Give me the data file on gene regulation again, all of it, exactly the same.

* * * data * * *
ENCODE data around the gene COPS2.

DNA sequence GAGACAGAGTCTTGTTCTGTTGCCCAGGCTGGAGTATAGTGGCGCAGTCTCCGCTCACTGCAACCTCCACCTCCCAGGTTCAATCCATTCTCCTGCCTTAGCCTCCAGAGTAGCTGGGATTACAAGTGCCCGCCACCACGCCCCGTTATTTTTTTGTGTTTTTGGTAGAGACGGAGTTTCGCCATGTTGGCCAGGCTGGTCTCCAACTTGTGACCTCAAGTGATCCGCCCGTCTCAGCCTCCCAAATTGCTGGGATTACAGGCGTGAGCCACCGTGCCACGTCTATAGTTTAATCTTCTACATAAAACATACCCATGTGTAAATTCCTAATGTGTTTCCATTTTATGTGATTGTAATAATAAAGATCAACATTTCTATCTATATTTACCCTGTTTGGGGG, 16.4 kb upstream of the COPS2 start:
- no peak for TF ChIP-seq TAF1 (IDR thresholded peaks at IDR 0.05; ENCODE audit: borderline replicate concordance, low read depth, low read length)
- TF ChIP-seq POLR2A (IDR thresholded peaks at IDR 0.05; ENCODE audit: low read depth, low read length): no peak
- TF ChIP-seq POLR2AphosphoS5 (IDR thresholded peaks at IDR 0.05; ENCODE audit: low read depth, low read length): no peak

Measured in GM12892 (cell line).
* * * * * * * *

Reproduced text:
ENCODE data around the gene COPS2.

DNA sequence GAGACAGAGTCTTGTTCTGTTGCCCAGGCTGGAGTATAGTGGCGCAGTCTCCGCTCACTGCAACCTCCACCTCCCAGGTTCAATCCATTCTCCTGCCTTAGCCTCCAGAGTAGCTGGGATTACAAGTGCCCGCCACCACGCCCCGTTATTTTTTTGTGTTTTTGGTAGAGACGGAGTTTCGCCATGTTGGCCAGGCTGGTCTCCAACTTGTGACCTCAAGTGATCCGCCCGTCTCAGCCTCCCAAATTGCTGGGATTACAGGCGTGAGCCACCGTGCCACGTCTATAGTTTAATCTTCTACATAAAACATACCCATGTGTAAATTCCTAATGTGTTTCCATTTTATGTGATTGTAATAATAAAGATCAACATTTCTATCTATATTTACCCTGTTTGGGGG, 16.4 kb upstream of the COPS2 start:
- no peak for TF ChIP-seq TAF1 (IDR thresholded peaks at IDR 0.05; ENCODE audit: borderline replicate concordance, low read depth, low read length)
- TF ChIP-seq POLR2A (IDR thresholded peaks at IDR 0.05; ENCODE audit: low read depth, low read length): no peak
- TF ChIP-seq POLR2AphosphoS5 (IDR thresholded peaks at IDR 0.05; ENCODE audit: low read depth, low read length): no peak

Measured in GM12892 (cell line).